A committer is an individual who has write access to the codebase of an Apache project.
The main information resource for you in this role, apart from the wisdom of your project colleagues, is the New Committers Guide.
If you are not an Apache committer, but wish to become one, the instructions on how to contribute to Apache projects will be more useful to you.
The Apache Software Foundation periodically organizes conferences focusing on software developed at Apache and on the way that Apache develops its software. Learn about what's happening at Apache, hack code and meet the faces associated with the names!
A face-to-face or shared online gathering for hacking code together. Hackathons are generally held at ApacheCons, as well as at other times.
A face-to-face gathering for work on Apache infrastructure by our amazing infra contractors and volunteers.
Heed the warnings in these two email threads about what it means to be a committed person at the ASF and how to deal with the pressures that arise from such dedication:
We each need to re-read these important messages from time to time and remind ourselves and our communities of the need for self-care and care of others.
Contact the Incubator Project. They will assist you in starting a project or moving an existing one into the ASF.
Apache Labs could also be for you if you want to start something new.
Note: this is an incomplete collection and not authoritative.
As an Apache volunteer, you have the right to set your own priorities and do the work that scratches your own itch. As a Committer, you have a responsibility to the community to help create a product that will outlive the interest of any particular volunteer, including yourself. For example, he code that you commit should be clear enough that others not involved in its current development will be able to maintain and extend it. It also means that you are responsible for helping to grow and maintain the health of the Apache community.
More specific responsibilities of Committers include:
usersemail lists for the projects they work on and together provide prompt and useful responses to questions from users and their developer colleagues.
Committer status and merit never expire. If you become inactive for a time (usually six months or more), your account may be deactivated for security reasons. Most projects allow reactivation of committer status by application to the PMC.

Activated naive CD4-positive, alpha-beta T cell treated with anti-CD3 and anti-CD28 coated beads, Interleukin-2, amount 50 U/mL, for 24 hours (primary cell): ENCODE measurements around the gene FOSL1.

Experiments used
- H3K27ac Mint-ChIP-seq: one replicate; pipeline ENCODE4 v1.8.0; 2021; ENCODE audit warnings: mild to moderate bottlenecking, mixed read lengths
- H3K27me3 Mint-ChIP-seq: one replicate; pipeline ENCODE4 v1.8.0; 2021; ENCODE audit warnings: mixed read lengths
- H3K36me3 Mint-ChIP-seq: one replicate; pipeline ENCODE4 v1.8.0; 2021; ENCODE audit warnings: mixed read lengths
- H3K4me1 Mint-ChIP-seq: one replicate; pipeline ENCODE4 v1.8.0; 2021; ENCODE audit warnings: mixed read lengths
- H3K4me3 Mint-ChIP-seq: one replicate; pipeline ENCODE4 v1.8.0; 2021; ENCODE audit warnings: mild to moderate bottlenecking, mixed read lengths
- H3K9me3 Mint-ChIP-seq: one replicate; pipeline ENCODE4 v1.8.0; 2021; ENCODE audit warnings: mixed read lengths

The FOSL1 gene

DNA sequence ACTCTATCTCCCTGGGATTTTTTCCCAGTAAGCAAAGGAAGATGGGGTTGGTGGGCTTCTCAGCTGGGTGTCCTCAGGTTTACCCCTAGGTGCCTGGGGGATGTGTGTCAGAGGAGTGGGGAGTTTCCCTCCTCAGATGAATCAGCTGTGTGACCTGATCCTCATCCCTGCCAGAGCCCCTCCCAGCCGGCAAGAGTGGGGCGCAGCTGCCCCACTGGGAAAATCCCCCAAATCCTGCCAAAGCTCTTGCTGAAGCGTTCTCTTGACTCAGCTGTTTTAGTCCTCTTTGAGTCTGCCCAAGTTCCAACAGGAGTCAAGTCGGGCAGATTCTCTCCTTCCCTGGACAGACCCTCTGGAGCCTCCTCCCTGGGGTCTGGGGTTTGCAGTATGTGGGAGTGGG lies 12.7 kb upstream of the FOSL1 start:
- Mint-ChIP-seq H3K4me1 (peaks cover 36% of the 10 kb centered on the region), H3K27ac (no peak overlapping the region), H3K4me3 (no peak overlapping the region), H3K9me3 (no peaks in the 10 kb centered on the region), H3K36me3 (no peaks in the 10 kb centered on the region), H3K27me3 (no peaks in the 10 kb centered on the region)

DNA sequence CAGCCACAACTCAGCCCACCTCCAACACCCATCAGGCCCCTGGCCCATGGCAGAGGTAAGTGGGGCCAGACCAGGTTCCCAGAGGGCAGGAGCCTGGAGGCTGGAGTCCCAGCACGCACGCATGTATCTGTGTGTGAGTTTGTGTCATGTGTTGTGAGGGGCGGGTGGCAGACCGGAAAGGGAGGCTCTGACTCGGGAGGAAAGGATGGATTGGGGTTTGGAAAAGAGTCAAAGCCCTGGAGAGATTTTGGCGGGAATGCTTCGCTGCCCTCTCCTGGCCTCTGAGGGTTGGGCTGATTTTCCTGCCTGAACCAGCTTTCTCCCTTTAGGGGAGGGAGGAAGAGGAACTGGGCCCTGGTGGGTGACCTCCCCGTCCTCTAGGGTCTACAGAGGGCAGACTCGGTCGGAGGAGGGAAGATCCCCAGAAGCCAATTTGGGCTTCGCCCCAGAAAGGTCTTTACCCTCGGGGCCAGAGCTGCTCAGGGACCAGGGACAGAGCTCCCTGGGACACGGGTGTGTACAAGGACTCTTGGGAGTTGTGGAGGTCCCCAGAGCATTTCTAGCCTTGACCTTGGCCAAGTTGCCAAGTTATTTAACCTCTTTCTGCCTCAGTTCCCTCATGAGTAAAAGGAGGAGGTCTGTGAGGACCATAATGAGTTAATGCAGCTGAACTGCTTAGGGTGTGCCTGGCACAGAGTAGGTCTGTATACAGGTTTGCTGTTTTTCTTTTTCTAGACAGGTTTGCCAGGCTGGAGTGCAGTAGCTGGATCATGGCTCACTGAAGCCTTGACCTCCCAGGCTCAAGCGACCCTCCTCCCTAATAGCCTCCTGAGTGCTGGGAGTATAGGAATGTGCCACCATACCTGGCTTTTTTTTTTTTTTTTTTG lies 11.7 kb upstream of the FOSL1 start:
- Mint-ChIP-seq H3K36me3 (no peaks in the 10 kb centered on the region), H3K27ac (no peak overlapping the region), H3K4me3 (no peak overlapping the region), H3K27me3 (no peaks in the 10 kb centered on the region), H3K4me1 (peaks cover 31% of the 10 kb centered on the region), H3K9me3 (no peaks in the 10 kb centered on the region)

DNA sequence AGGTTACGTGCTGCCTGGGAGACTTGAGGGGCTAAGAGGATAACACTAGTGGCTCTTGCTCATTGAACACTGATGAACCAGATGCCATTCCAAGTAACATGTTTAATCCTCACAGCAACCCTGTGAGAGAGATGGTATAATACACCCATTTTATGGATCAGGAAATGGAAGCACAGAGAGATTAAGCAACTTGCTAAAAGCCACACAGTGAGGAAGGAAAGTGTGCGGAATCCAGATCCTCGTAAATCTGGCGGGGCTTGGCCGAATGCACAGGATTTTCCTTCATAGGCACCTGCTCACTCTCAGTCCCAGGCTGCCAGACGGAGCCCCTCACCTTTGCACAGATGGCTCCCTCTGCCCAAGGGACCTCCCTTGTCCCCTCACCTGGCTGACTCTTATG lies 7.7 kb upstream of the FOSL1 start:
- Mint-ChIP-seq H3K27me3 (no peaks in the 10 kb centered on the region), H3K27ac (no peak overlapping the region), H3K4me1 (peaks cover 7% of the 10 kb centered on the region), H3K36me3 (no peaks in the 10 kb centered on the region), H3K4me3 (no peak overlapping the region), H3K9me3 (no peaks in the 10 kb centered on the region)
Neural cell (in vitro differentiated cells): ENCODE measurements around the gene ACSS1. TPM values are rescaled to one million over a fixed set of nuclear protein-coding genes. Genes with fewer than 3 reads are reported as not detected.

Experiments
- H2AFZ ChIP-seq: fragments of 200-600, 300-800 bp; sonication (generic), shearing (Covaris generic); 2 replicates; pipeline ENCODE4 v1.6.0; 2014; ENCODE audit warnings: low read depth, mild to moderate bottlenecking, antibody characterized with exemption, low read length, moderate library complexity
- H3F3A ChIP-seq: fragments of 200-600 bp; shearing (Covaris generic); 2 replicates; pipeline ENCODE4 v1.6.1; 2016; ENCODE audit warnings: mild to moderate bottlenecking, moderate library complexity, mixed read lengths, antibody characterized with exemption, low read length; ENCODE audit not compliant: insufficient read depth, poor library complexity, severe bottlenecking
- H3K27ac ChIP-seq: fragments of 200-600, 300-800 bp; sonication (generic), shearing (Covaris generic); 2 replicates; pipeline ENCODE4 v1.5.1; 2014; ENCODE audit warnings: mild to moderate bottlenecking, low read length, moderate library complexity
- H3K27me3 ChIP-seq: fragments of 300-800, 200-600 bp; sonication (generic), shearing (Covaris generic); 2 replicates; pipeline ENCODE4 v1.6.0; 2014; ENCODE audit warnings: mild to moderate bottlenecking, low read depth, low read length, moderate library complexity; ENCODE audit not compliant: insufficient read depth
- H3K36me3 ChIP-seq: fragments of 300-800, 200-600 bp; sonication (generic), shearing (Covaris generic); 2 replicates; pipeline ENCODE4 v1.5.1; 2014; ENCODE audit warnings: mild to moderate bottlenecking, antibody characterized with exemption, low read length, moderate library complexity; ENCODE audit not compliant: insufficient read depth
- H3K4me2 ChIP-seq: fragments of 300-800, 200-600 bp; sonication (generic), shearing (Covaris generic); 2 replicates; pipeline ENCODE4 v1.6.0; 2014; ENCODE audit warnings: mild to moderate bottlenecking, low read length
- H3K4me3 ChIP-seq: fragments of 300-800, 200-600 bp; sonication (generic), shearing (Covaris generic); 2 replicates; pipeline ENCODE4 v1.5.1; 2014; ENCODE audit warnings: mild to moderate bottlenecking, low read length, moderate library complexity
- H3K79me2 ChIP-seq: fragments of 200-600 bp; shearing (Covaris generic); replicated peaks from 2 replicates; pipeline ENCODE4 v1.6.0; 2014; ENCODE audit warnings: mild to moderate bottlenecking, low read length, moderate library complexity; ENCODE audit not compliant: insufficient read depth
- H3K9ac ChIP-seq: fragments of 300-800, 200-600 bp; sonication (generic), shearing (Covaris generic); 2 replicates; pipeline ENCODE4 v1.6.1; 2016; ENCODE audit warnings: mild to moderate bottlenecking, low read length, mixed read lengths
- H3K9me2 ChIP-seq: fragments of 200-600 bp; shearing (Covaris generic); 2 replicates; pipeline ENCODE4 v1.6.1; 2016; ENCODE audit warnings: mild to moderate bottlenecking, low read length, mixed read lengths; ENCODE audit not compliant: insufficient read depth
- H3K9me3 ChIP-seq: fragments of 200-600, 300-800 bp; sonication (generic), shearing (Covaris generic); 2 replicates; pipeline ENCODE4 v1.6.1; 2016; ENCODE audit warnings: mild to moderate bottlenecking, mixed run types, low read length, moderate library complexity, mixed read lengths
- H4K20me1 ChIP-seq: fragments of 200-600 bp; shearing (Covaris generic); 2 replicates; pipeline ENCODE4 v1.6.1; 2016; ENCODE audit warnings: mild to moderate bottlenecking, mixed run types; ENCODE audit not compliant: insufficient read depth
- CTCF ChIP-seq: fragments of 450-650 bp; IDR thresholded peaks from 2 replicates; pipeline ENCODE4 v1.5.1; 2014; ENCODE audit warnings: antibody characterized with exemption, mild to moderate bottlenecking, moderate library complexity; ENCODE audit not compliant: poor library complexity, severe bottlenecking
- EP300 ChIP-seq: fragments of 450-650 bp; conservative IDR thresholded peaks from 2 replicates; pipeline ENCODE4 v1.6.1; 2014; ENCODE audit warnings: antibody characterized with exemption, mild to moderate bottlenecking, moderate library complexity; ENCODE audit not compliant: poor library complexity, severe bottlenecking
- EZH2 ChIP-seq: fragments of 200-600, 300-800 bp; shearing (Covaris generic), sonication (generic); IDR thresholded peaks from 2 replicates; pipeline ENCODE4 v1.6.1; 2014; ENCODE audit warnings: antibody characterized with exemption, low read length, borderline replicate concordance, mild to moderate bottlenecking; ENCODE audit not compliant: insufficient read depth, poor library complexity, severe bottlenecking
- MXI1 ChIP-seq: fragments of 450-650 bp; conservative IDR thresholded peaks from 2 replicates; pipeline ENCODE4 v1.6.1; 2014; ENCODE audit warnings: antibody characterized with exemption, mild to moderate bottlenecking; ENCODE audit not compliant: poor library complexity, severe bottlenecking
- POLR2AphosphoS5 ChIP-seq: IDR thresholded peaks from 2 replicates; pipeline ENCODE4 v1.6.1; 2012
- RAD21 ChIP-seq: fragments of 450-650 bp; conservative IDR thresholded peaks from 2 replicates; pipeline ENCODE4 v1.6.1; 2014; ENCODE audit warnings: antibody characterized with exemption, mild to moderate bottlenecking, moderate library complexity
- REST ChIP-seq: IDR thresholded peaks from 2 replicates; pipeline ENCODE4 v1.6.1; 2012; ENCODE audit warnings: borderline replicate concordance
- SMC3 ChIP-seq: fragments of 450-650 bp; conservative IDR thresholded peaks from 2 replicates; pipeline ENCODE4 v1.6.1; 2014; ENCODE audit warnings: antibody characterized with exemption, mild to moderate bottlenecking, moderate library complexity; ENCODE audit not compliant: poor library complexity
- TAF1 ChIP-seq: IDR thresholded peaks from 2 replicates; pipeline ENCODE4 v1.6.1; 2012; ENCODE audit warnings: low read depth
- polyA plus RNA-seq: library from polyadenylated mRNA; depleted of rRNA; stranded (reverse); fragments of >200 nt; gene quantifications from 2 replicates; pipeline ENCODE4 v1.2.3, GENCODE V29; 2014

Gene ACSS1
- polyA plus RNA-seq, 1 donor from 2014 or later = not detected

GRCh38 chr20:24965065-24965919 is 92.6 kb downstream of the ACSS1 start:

Some projects use the concept of emeritus committer for those who have contributed to the project but can no longer can give much time to it.
For any substantial codebase that has been developed outside the ASF, there is a process to complete before the code can be committed. The Incubator team manages this. The first step is to contact your PMC.
Apache project business should almost always be on your public
dev@ mailing list, unless there is a specific reason to use
private@. See the discussion about private vs. public lists.
The most likely explanation is that the commit message is awaiting moderation. Messages will be delivered promptly without moderation once the moderator approves posts from your
You might notice something that needs changing, for example the configuration for a mailing list. The request to the
users@infra list or the
apmail@ alias needs to come from your Project Management Committee. That ensures that the requests are official, and not just an individual's desire.
There are many things that the PMC or PMC chair can do directly, thereby easing the load on the infrastructure team (Infra).
Infra uses the
firstname.lastname@example.org mailing list to discuss new infrastructure developments at the ASF. For service downtime announcements and current information on operations, we use Infrabot. For general announcements regarding services and the like, Infra has a blog.
Committers may access
home.apache.org. See the related information in the New committers' guide.
Note that you do only have sftp access. There is no shell access. RSA SSH keys are required for sftp access, which you can update via Whimsy or id.apache.org.
You can publish a small personal website in
public_html, as described in the New committers' guide. Never store secret/private keys (the private half of an SSH keypair, or a PGP private key) on any ASF machines.